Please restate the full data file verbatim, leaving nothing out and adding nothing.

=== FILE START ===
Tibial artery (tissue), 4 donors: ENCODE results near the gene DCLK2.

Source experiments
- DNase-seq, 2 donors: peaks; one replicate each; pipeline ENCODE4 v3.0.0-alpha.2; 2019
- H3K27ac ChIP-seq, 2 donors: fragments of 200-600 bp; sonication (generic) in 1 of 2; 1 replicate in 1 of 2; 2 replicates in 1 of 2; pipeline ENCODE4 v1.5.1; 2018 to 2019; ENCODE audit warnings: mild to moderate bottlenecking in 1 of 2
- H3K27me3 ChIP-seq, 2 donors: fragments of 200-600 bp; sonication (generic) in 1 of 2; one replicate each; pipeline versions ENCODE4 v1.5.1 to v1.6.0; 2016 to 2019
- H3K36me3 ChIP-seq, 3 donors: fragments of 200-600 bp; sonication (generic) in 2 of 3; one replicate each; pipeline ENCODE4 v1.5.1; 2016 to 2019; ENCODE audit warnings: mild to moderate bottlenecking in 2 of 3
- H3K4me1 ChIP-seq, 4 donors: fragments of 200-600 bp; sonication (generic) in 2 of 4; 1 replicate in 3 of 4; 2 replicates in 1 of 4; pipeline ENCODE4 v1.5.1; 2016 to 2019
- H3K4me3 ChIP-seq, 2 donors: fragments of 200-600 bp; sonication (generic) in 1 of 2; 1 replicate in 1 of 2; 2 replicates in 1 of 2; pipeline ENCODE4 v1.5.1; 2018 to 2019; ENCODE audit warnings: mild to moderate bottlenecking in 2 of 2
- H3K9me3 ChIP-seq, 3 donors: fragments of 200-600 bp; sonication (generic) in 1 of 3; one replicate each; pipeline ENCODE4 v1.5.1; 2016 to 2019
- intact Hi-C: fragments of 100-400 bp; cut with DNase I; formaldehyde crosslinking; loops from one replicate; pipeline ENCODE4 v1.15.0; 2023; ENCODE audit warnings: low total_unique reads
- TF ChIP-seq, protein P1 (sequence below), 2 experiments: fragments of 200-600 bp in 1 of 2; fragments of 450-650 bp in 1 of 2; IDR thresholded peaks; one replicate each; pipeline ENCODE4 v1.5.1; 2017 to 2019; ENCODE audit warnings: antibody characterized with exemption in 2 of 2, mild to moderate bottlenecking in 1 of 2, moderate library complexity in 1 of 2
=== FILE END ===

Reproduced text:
Tibial artery (tissue), 4 donors: ENCODE results near the gene DCLK2.

Source experiments
- DNase-seq, 2 donors: peaks; one replicate each; pipeline ENCODE4 v3.0.0-alpha.2; 2019
- H3K27ac ChIP-seq, 2 donors: fragments of 200-600 bp; sonication (generic) in 1 of 2; 1 replicate in 1 of 2; 2 replicates in 1 of 2; pipeline ENCODE4 v1.5.1; 2018 to 2019; ENCODE audit warnings: mild to moderate bottlenecking in 1 of 2
- H3K27me3 ChIP-seq, 2 donors: fragments of 200-600 bp; sonication (generic) in 1 of 2; one replicate each; pipeline versions ENCODE4 v1.5.1 to v1.6.0; 2016 to 2019
- H3K36me3 ChIP-seq, 3 donors: fragments of 200-600 bp; sonication (generic) in 2 of 3; one replicate each; pipeline ENCODE4 v1.5.1; 2016 to 2019; ENCODE audit warnings: mild to moderate bottlenecking in 2 of 3
- H3K4me1 ChIP-seq, 4 donors: fragments of 200-600 bp; sonication (generic) in 2 of 4; 1 replicate in 3 of 4; 2 replicates in 1 of 4; pipeline ENCODE4 v1.5.1; 2016 to 2019
- H3K4me3 ChIP-seq, 2 donors: fragments of 200-600 bp; sonication (generic) in 1 of 2; 1 replicate in 1 of 2; 2 replicates in 1 of 2; pipeline ENCODE4 v1.5.1; 2018 to 2019; ENCODE audit warnings: mild to moderate bottlenecking in 2 of 2
- H3K9me3 ChIP-seq, 3 donors: fragments of 200-600 bp; sonication (generic) in 1 of 3; one replicate each; pipeline ENCODE4 v1.5.1; 2016 to 2019
- intact Hi-C: fragments of 100-400 bp; cut with DNase I; formaldehyde crosslinking; loops from one replicate; pipeline ENCODE4 v1.15.0; 2023; ENCODE audit warnings: low total_unique reads
- TF ChIP-seq, protein P1 (sequence below), 2 experiments: fragments of 200-600 bp in 1 of 2; fragments of 450-650 bp in 1 of 2; IDR thresholded peaks; one replicate each; pipeline ENCODE4 v1.5.1; 2017 to 2019; ENCODE audit warnings: antibody characterized with exemption in 2 of 2, mild to moderate bottlenecking in 1 of 2, moderate library complexity in 1 of 2